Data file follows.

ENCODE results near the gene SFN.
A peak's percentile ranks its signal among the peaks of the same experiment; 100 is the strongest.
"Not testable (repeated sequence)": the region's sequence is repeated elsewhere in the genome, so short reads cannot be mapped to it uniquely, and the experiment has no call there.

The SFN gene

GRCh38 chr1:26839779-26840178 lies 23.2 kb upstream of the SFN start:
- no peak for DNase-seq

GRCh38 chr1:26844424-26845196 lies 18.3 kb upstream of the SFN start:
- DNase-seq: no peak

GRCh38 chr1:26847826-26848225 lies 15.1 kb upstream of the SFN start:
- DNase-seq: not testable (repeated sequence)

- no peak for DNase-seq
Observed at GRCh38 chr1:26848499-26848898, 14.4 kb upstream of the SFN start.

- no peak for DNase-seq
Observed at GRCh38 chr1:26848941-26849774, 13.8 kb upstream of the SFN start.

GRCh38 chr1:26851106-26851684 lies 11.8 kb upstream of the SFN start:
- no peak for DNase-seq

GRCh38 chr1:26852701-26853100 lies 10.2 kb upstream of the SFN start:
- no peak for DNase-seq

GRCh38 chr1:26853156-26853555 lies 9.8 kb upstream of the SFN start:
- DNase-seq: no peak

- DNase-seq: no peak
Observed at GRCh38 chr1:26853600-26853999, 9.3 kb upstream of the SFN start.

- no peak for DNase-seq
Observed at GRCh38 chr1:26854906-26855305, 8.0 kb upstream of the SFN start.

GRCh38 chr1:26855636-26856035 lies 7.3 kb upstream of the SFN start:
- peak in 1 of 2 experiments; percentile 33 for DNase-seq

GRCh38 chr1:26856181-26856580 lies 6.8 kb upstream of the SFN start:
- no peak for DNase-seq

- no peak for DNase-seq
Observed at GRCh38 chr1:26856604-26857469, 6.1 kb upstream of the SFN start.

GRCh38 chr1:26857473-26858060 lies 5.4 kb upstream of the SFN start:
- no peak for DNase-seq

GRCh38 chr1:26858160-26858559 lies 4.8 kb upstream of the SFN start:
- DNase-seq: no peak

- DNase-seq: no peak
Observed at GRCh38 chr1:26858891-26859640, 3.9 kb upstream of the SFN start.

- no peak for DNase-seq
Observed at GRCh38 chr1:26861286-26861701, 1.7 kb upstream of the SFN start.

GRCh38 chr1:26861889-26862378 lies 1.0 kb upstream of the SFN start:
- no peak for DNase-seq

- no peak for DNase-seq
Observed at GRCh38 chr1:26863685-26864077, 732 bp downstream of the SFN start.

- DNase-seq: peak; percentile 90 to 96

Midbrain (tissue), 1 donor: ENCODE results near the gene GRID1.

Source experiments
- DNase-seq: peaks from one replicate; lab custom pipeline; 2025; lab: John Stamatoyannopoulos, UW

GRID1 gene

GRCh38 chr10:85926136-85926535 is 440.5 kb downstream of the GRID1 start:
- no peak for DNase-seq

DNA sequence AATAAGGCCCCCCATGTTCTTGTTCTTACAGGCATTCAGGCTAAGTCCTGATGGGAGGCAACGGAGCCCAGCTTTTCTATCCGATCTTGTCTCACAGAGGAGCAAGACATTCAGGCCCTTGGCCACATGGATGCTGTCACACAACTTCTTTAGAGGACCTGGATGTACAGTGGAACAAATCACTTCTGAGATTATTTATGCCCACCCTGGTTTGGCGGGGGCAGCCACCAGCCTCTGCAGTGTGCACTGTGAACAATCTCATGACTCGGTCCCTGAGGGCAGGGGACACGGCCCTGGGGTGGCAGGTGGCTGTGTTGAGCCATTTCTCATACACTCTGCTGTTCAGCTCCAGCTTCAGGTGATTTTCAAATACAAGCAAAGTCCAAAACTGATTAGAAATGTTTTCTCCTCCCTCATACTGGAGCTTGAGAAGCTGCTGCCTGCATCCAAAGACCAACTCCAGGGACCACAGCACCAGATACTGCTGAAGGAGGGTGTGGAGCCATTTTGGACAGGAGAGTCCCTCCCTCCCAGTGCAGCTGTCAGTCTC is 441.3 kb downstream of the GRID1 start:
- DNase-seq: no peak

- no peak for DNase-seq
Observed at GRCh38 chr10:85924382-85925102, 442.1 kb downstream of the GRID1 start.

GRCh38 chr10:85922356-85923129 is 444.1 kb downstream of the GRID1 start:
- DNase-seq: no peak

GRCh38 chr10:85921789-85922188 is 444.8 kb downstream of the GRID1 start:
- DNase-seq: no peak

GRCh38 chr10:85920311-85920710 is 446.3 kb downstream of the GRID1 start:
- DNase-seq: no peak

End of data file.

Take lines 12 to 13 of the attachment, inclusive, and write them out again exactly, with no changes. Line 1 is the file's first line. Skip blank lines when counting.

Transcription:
Observed at GRCh38 chr1:26848499-26848898, 14.4 kb upstream of the SFN start.

- no peak for DNase-seq